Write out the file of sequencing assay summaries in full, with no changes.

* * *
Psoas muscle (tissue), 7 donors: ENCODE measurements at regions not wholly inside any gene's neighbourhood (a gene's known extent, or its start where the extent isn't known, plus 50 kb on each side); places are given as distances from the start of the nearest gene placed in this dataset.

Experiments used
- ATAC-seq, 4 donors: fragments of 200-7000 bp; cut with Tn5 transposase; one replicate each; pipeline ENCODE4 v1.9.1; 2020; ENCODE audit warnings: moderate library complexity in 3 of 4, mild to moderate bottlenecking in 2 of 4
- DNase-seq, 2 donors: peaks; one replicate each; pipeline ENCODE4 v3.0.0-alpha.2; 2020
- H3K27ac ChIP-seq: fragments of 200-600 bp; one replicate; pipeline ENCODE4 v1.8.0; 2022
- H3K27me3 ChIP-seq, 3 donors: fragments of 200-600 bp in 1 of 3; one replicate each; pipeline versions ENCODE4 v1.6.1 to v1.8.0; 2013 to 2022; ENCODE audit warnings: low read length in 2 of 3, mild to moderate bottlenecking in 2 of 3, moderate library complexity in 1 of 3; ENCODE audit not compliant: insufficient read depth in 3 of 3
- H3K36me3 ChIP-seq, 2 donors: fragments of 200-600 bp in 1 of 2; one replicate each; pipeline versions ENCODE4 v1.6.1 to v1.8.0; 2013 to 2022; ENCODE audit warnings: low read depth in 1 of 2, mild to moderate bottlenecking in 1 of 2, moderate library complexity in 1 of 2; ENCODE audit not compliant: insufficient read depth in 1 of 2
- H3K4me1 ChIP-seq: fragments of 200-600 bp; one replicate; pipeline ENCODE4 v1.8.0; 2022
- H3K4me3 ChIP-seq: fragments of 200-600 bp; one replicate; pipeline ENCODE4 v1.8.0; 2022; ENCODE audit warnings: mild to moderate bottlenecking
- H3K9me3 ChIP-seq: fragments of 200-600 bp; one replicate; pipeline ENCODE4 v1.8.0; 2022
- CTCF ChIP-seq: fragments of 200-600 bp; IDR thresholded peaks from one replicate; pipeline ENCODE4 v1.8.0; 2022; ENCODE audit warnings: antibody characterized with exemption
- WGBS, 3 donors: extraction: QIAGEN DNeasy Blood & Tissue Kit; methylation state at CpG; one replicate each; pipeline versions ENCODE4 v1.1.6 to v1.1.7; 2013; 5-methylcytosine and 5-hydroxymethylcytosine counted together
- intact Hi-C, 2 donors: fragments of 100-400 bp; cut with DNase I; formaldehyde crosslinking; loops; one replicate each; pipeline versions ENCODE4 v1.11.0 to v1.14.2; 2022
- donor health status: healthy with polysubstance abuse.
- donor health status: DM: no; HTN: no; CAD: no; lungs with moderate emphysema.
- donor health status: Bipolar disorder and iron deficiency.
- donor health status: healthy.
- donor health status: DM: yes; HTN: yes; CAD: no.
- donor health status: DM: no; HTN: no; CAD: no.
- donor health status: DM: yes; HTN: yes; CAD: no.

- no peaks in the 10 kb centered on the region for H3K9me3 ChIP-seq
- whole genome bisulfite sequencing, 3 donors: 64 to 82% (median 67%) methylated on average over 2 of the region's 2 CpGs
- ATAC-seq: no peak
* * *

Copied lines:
Psoas muscle (tissue), 7 donors: ENCODE measurements at regions not wholly inside any gene's neighbourhood (a gene's known extent, or its start where the extent isn't known, plus 50 kb on each side); places are given as distances from the start of the nearest gene placed in this dataset.

Experiments used
- ATAC-seq, 4 donors: fragments of 200-7000 bp; cut with Tn5 transposase; one replicate each; pipeline ENCODE4 v1.9.1; 2020; ENCODE audit warnings: moderate library complexity in 3 of 4, mild to moderate bottlenecking in 2 of 4
- DNase-seq, 2 donors: peaks; one replicate each; pipeline ENCODE4 v3.0.0-alpha.2; 2020
- H3K27ac ChIP-seq: fragments of 200-600 bp; one replicate; pipeline ENCODE4 v1.8.0; 2022
- H3K27me3 ChIP-seq, 3 donors: fragments of 200-600 bp in 1 of 3; one replicate each; pipeline versions ENCODE4 v1.6.1 to v1.8.0; 2013 to 2022; ENCODE audit warnings: low read length in 2 of 3, mild to moderate bottlenecking in 2 of 3, moderate library complexity in 1 of 3; ENCODE audit not compliant: insufficient read depth in 3 of 3
- H3K36me3 ChIP-seq, 2 donors: fragments of 200-600 bp in 1 of 2; one replicate each; pipeline versions ENCODE4 v1.6.1 to v1.8.0; 2013 to 2022; ENCODE audit warnings: low read depth in 1 of 2, mild to moderate bottlenecking in 1 of 2, moderate library complexity in 1 of 2; ENCODE audit not compliant: insufficient read depth in 1 of 2
- H3K4me1 ChIP-seq: fragments of 200-600 bp; one replicate; pipeline ENCODE4 v1.8.0; 2022
- H3K4me3 ChIP-seq: fragments of 200-600 bp; one replicate; pipeline ENCODE4 v1.8.0; 2022; ENCODE audit warnings: mild to moderate bottlenecking
- H3K9me3 ChIP-seq: fragments of 200-600 bp; one replicate; pipeline ENCODE4 v1.8.0; 2022
- CTCF ChIP-seq: fragments of 200-600 bp; IDR thresholded peaks from one replicate; pipeline ENCODE4 v1.8.0; 2022; ENCODE audit warnings: antibody characterized with exemption
- WGBS, 3 donors: extraction: QIAGEN DNeasy Blood & Tissue Kit; methylation state at CpG; one replicate each; pipeline versions ENCODE4 v1.1.6 to v1.1.7; 2013; 5-methylcytosine and 5-hydroxymethylcytosine counted together
- intact Hi-C, 2 donors: fragments of 100-400 bp; cut with DNase I; formaldehyde crosslinking; loops; one replicate each; pipeline versions ENCODE4 v1.11.0 to v1.14.2; 2022
- donor health status: healthy with polysubstance abuse.
- donor health status: DM: no; HTN: no; CAD: no; lungs with moderate emphysema.
- donor health status: Bipolar disorder and iron deficiency.
- donor health status: healthy.
- donor health status: DM: yes; HTN: yes; CAD: no.
- donor health status: DM: no; HTN: no; CAD: no.
- donor health status: DM: yes; HTN: yes; CAD: no.

- no peaks in the 10 kb centered on the region for H3K9me3 ChIP-seq
- whole genome bisulfite sequencing, 3 donors: 64 to 82% (median 67%) methylated on average over 2 of the region's 2 CpGs
- ATAC-seq: no peak